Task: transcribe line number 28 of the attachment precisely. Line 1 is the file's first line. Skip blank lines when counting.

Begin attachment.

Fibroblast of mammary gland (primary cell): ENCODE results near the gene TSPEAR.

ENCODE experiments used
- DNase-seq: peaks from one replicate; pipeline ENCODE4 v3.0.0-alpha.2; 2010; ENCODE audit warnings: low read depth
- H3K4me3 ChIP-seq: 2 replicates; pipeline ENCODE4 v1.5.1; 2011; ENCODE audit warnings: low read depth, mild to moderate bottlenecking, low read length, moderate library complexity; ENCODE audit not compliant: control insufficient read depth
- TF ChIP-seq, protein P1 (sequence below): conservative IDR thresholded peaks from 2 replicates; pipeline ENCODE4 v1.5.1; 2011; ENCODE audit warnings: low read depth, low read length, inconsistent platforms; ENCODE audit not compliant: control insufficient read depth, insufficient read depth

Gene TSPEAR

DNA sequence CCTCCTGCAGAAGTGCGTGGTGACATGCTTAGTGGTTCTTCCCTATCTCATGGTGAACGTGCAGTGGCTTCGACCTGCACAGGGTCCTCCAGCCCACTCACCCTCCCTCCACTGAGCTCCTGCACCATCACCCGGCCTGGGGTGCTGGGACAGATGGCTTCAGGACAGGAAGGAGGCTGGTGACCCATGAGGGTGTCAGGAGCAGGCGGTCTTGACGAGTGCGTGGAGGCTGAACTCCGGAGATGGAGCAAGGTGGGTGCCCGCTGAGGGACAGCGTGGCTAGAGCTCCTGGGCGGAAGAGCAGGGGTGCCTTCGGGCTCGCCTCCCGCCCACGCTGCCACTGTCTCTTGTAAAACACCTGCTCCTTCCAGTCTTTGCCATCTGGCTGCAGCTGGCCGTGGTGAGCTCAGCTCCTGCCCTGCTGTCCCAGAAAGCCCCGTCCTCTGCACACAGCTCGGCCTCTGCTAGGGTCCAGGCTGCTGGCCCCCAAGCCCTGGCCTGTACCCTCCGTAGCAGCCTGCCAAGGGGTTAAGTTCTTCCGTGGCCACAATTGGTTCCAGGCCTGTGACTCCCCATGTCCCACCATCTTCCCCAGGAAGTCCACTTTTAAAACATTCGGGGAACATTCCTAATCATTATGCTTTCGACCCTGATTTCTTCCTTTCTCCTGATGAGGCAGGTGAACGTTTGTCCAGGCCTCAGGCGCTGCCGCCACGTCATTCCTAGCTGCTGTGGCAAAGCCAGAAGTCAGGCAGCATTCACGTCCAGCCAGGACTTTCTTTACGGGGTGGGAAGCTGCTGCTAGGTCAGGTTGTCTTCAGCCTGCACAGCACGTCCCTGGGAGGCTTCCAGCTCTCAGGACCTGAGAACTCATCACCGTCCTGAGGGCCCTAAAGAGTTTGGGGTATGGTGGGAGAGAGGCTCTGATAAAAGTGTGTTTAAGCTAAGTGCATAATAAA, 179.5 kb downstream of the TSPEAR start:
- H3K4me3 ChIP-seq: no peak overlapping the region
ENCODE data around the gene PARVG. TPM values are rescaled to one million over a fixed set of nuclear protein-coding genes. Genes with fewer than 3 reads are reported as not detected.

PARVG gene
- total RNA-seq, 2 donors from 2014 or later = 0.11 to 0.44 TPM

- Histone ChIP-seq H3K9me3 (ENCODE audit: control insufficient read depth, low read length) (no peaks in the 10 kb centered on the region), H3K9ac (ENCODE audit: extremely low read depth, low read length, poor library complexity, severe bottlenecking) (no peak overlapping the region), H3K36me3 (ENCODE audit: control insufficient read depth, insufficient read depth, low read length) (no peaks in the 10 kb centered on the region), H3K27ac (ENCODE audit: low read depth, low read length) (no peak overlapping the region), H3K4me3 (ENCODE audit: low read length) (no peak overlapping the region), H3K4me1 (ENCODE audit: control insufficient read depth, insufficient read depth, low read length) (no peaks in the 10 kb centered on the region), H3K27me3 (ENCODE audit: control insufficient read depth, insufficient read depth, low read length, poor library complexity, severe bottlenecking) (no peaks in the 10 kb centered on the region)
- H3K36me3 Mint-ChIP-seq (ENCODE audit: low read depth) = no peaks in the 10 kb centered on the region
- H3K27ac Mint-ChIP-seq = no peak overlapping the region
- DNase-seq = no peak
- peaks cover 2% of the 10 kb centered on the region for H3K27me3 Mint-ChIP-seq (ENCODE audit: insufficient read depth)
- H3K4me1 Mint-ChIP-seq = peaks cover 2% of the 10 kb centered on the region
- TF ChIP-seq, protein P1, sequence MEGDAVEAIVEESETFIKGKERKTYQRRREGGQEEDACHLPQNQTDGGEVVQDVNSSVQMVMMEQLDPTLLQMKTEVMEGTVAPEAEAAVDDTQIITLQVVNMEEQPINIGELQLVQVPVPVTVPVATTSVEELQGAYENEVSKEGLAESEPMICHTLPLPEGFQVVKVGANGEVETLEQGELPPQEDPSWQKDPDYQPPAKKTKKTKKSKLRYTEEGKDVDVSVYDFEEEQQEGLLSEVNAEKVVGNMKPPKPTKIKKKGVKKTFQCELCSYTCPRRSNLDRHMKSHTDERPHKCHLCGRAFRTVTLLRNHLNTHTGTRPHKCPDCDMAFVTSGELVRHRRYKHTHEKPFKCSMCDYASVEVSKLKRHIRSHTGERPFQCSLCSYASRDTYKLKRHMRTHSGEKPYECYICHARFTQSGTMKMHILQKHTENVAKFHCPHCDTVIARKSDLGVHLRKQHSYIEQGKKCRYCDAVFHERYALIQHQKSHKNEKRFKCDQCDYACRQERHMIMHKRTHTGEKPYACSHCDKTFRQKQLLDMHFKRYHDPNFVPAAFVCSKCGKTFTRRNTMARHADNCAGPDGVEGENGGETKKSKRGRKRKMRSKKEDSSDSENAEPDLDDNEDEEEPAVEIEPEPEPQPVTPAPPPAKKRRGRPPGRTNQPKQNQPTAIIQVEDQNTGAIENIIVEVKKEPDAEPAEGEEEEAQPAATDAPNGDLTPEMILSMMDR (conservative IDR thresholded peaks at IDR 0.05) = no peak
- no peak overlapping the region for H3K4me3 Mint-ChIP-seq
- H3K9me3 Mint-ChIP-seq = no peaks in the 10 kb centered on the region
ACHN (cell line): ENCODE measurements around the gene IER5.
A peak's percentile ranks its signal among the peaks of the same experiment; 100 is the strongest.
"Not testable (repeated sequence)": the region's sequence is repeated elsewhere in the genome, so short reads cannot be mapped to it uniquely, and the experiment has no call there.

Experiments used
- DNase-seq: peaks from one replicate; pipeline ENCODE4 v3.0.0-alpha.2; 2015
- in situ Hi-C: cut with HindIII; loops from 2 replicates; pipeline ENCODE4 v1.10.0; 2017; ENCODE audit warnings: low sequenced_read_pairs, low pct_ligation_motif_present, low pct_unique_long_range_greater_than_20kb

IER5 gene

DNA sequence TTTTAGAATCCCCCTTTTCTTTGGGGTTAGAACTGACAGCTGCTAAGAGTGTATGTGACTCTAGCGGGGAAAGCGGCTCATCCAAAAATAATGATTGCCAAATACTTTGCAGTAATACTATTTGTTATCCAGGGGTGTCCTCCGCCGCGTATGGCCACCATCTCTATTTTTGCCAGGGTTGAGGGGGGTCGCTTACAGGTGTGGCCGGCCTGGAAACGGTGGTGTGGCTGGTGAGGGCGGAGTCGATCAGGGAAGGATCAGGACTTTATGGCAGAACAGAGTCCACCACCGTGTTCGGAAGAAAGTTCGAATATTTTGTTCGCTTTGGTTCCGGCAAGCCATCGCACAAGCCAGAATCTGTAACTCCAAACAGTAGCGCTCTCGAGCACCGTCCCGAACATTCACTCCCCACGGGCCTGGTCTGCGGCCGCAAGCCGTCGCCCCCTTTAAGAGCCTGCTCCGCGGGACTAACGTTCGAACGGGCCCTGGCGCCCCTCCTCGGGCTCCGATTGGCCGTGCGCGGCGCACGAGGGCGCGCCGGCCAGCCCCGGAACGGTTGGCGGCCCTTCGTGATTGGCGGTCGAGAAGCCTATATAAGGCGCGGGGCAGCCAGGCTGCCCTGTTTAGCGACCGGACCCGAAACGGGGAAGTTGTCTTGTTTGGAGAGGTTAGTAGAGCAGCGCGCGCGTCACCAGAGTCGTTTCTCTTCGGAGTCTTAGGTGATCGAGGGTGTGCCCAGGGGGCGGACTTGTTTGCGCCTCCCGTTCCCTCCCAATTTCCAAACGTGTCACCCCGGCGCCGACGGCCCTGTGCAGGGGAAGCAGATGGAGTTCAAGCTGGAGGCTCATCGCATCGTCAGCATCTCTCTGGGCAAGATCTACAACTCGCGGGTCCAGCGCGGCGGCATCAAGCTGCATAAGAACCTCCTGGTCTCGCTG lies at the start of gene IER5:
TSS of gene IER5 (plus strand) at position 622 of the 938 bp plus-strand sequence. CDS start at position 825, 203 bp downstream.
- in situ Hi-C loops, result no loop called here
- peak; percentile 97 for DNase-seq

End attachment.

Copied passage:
DNA sequence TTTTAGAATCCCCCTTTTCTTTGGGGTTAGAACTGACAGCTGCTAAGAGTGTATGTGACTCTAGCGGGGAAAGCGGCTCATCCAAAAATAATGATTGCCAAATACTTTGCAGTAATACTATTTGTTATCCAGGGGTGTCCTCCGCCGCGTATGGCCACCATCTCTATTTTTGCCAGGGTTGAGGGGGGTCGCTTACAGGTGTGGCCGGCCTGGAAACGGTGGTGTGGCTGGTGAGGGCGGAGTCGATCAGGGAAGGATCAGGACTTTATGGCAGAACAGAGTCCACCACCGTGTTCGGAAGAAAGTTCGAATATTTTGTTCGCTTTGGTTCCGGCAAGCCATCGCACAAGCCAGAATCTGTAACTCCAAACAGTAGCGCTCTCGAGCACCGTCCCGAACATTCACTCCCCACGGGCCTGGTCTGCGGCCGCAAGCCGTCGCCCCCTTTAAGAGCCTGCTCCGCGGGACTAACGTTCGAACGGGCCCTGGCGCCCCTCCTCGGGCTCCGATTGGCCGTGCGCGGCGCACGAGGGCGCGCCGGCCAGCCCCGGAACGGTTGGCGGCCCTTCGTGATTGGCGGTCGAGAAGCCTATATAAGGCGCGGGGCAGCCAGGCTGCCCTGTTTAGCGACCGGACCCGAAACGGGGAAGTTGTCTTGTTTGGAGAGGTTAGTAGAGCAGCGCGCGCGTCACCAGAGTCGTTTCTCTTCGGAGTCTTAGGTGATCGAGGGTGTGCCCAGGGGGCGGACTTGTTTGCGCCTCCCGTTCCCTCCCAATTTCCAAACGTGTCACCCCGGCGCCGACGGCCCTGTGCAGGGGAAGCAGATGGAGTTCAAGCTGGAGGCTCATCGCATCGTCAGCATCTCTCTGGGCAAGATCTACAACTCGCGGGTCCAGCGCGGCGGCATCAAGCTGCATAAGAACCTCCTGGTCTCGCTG lies at the start of gene IER5: